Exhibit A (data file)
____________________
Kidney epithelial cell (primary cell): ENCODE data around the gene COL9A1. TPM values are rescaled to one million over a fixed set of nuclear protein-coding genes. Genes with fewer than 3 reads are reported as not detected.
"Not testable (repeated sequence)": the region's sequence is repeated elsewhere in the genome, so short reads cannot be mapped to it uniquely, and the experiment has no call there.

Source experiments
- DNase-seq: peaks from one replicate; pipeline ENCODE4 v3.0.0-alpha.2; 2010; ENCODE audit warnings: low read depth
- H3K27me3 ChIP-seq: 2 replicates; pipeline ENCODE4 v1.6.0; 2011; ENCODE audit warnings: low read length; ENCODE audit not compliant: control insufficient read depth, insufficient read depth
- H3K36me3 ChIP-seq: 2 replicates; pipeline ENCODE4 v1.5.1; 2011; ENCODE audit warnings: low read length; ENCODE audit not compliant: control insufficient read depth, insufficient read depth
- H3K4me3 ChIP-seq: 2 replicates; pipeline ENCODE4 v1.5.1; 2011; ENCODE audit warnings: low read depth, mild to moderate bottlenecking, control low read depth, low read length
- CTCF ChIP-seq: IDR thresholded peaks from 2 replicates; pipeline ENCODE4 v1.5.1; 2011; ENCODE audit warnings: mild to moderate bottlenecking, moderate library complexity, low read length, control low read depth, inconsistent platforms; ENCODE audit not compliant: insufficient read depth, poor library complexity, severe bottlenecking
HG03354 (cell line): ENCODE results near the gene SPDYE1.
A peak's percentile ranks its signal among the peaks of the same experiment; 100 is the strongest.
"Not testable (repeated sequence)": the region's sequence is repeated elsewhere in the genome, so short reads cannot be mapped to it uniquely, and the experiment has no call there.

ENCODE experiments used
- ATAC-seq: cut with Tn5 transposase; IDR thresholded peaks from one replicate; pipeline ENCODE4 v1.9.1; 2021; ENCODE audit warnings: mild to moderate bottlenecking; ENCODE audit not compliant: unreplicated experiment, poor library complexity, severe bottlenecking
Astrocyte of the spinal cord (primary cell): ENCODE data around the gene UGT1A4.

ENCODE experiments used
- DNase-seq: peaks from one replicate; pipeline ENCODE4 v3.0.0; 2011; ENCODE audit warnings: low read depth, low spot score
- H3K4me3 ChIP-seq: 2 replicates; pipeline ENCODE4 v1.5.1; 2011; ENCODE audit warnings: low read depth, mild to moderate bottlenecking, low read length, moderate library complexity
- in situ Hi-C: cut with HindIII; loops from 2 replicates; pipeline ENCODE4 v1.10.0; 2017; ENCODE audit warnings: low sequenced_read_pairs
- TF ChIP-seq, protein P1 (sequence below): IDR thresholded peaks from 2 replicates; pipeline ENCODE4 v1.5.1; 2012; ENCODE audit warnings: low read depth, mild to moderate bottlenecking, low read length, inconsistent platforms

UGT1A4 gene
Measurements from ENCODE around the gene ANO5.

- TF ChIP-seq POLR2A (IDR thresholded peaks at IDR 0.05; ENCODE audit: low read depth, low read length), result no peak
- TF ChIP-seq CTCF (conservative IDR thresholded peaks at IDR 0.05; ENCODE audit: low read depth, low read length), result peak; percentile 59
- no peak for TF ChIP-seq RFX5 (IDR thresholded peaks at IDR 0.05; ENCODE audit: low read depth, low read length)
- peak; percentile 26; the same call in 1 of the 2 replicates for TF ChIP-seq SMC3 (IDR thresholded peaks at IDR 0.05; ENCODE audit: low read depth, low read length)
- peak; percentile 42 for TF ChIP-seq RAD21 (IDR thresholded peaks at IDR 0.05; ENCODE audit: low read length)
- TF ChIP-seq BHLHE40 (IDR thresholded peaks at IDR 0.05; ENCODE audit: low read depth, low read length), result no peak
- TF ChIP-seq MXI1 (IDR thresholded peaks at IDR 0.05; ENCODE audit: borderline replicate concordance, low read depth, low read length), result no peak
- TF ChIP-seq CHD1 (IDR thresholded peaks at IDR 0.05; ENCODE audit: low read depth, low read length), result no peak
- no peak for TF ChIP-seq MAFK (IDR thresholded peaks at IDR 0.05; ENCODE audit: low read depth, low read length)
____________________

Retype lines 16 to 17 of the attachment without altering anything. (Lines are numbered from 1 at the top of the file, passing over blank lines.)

- DNase-seq: peaks from one replicate; pipeline ENCODE4 v3.0.0; 2011; ENCODE audit warnings: low read depth, low spot score
- H3K4me3 ChIP-seq: 2 replicates; pipeline ENCODE4 v1.5.1; 2011; ENCODE audit warnings: low read depth, mild to moderate bottlenecking, low read length, moderate library complexity